Please visit the Instructions for Authors page before submitting a manuscript. The Article Processing Charge (APC) for publication in this open access journal is 2400 CHF (Swiss Francs). Submitted papers should be well formatted and use good English. Authors may use MDPI's English editing service prior to publication or during author revisions.


  • Internet of Things
  • fog computing
  • edge computing
  • intelligent systems
  • machine learning
  • deep learning
  • federated learning
  • computational intelligence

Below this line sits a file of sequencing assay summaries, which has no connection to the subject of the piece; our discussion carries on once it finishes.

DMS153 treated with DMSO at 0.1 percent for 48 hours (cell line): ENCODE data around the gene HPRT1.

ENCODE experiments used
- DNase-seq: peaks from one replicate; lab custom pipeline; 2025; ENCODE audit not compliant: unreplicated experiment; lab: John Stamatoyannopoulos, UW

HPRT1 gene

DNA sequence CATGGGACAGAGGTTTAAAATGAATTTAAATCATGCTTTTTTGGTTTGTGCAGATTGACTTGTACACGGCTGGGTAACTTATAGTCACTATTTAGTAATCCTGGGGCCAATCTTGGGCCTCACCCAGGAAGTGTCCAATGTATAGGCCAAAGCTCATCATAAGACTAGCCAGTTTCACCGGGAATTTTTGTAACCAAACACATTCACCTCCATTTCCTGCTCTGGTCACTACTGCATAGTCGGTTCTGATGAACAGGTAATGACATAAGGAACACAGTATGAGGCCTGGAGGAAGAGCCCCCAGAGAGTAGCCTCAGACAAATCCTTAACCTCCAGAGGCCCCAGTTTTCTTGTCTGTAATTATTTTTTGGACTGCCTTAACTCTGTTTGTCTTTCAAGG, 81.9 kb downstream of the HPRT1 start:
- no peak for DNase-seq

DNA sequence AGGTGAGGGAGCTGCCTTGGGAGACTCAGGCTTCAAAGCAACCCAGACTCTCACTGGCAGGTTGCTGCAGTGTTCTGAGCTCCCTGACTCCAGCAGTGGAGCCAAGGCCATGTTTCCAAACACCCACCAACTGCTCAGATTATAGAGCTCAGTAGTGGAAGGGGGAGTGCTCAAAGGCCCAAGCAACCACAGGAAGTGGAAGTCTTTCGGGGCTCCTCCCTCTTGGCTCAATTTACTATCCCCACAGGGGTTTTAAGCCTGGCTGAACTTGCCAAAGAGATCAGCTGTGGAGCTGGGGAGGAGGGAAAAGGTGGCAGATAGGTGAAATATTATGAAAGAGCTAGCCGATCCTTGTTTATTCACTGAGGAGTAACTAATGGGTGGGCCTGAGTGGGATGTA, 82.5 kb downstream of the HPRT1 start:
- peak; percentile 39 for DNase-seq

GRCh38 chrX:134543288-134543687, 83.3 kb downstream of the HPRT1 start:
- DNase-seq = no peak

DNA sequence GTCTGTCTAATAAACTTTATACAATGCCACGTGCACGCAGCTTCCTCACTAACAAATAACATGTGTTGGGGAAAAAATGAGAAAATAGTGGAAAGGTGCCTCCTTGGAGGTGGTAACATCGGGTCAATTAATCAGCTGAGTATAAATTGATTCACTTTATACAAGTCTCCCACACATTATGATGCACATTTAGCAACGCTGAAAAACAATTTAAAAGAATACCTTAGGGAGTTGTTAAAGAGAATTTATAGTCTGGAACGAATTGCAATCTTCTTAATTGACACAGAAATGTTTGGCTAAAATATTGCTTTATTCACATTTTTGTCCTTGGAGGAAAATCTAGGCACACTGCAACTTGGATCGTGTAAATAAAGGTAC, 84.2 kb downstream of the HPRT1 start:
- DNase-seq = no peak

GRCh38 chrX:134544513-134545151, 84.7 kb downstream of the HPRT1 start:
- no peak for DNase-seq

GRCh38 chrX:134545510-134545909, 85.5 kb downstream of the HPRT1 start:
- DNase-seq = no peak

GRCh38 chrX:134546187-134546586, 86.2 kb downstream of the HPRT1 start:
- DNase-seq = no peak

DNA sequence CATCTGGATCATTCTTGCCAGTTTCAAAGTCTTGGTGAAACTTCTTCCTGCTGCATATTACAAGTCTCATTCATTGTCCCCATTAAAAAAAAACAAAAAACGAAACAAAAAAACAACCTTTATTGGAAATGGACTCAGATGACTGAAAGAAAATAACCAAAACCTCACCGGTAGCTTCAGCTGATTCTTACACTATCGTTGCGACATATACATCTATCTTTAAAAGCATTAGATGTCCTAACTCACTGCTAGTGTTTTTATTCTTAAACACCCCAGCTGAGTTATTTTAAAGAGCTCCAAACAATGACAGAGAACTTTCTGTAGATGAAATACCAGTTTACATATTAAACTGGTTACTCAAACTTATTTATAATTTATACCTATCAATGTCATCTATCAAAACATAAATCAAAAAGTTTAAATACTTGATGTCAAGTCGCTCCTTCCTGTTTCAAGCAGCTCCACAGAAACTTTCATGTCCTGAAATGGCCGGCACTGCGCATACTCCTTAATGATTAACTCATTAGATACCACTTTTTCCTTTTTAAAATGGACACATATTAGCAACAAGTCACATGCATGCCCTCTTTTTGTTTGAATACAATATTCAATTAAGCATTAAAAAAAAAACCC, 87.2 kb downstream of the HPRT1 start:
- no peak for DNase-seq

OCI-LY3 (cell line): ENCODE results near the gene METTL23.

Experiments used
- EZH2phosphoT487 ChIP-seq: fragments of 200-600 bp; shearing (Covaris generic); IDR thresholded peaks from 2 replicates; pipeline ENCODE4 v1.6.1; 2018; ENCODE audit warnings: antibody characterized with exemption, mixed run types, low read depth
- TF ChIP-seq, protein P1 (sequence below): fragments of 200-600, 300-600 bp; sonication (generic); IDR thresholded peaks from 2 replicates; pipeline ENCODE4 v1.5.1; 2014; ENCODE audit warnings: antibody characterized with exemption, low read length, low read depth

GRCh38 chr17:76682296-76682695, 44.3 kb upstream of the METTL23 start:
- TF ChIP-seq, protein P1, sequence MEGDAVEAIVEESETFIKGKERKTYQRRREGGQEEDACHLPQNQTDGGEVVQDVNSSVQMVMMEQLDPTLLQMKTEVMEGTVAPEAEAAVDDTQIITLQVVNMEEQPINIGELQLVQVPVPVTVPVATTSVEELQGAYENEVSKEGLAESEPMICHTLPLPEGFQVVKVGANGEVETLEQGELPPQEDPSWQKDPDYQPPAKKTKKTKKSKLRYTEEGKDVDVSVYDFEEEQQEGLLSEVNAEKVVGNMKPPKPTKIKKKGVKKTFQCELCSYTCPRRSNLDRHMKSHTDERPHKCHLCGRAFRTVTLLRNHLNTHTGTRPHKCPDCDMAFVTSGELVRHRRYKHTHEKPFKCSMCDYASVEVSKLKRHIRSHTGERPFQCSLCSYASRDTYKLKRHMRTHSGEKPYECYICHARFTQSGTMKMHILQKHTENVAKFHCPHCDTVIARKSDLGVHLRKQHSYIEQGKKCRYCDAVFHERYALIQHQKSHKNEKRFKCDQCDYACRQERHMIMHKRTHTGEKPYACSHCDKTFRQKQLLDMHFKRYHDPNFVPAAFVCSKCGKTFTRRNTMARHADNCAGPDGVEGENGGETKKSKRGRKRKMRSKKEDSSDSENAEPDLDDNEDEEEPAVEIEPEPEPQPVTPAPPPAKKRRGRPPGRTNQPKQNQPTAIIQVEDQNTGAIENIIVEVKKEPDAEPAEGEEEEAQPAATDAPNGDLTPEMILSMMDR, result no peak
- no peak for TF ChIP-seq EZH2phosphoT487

Published Papers (1 paper)

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Transfer Learning for Image-Based Malware Detection for IoT
Sensors 2023, 23(6), 3253; - 20 Mar 2023
Viewed by 386
The tremendous growth in online activity and the Internet of Things (IoT) led to an increase in cyberattacks. Malware infiltrated at least one device in almost every household. Various malware detection methods that use shallow or deep IoT techniques were discovered in recent [...] Read more.